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Common Swift: The "Footless" Bird

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The common swift is a bird that spends most of its life flying, and can even reproduce in the air. Learn more about its characteristics here!
Common Swift: The "Footless" Bird
Last update: 27 October, 2023

There is great diversity among all bird species, not only in size, songs and colorations, but also in the different adaptations they present, either anatomically, physiologically or morphologically. There’s a particular bird, the common swift, the so-called “footless” bird, which arouses great interest, but why is this bird so special?

Its scientific name is Apus apus and it belongs to the group of Apodiformes or “footless” birds and to the family Apodidae. This is because its legs are very small. If you want to learn more about this species, stay with us until the end and discover all its secrets, since this particular characteristic isn’t the only interesting one.

Where do swifts live?

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Common swifts or Apus apus live in Europe and part of Asia. They also spend the winter in Africa, in particular from the Democratic Republic of Congo and Tanzania to Zimbabwe and Mozambique.

The habitats are varied, as they are migratory birds that occupy different places throughout the year. According to the Royal Society for the Protection of Birds (RSPB), they traditionally live in crags, cliffs, caves, tree hollows, and nests made by other birds.

During the breeding period, they reside in temperate areas with trees for nesting and open spaces for foraging. After migration, they migrate to tropical regions on the African continent.

Characteristics of the common swift, the “footless” bird

This type of swift is a medium-sized bird. The Animal Diversity Web reports a length of 16 to 17 centimeters (around 6 to 7 inches), a wingspan of 42 to 48 centimeters (16-19 inches) and an average weight of 44.9 grams (under 2 oz). In addition, it’s noted for the following characteristics:

  • Long, narrow wings
  • A short beak
  • A short tail with a smooth fork at the end.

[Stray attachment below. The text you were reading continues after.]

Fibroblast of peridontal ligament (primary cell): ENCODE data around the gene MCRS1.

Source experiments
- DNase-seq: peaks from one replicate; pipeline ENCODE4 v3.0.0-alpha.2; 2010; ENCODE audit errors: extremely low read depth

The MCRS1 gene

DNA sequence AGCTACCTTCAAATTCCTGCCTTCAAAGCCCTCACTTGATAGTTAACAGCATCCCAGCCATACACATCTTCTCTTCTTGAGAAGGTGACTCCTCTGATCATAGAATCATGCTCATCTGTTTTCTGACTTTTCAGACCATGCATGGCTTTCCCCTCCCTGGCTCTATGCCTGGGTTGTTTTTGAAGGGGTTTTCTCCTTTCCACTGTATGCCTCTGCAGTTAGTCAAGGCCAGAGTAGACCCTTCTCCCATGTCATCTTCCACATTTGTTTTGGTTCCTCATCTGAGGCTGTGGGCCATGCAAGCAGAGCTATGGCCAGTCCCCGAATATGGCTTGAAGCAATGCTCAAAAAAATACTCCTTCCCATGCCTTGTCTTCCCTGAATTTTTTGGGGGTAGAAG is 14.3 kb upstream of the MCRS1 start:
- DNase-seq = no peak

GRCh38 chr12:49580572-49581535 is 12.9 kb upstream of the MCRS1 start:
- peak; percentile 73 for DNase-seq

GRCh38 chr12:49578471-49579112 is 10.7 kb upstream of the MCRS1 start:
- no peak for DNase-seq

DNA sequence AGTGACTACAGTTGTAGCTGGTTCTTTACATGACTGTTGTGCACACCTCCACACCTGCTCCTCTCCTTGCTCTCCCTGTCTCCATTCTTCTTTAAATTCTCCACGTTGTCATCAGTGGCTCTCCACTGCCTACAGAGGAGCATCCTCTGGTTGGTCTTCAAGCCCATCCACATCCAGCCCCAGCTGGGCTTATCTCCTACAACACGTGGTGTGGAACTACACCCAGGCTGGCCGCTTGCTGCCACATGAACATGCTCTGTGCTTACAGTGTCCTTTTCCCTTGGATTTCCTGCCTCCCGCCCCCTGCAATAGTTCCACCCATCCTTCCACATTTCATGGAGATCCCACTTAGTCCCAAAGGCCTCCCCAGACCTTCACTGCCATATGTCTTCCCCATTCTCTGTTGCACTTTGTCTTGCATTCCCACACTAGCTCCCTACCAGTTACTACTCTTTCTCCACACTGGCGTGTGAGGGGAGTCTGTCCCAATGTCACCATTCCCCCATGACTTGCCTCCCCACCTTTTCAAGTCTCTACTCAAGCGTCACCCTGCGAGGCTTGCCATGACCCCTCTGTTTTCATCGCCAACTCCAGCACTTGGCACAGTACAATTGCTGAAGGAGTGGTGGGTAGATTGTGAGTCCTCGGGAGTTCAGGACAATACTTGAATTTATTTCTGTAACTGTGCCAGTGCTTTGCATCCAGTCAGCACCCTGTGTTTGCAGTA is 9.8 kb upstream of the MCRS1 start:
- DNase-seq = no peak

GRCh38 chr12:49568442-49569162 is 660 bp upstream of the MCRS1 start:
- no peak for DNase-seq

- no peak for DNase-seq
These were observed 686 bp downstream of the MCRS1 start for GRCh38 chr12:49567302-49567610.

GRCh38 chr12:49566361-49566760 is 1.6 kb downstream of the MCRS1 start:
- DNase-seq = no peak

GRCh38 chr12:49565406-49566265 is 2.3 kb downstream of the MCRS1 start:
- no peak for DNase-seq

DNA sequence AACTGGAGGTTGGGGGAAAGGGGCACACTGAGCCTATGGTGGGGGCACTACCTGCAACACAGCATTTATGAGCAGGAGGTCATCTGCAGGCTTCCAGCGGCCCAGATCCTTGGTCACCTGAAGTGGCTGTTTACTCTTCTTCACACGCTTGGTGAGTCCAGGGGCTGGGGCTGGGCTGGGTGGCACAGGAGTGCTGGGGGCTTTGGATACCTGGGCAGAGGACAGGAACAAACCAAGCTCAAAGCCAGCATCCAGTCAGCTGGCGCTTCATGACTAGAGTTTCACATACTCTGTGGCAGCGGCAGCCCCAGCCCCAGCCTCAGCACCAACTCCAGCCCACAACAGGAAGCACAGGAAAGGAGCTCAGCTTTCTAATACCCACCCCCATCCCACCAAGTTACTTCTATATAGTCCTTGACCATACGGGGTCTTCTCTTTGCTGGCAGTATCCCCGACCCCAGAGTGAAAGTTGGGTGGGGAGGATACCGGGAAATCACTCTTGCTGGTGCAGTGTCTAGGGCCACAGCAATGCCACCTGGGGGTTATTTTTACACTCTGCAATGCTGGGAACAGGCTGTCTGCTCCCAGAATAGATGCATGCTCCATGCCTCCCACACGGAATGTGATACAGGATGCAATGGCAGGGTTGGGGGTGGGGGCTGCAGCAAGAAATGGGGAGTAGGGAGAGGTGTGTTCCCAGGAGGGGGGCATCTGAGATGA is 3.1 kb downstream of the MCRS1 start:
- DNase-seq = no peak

The coloration of this bird is uniform, dark brown, but has a light white-cream-colored throat. Despite its brownish tone, when in flight it appears darker, almost black.

There is no sexual dimorphism between individuals, so males and females don’t differ in size and coloration. On the other hand, young swifts are usually darker than adults.

The most striking aspect of this type of bird is its legs, which are much shorter and feathered.

Although it could be thought that this is a disadvantage – because they aren’t observed perched on the ground – the truth is that they help them to cling on to vertical surfaces. These include chimneys and rock walls.

In general, the swift resembles a crossbow in shape and is often confused with a swallow. However, it has distinct differences, such as the following:

  • A tendency to be larger and darker
  • Flying at higher altitudes and for longer periods of time
  • Longer wings
  • Very small legs, which prevents it from perching on wires
  • A less forked tail
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Although the common swift’s beak is short, its mouth – wide and large – allows it to capture insects, while flying at high speed. Credit: Klaus Roggel/Wikimedia Commons.

Subspecies

There are two subspecies of common swifts. These are the following:

  • Apus apus apus apus, the nominal subspecies
  • Apus apus pekinensis

Song

The Spanish Ornithological Society (SEO BirdLife) describes the characteristic song of the common swift as a “short, monotonous, high-pitched squeak”. This sound is frequent in the evenings, during sunset, in the months with higher temperatures. It also details that there are differences in vocalizations between the sexes.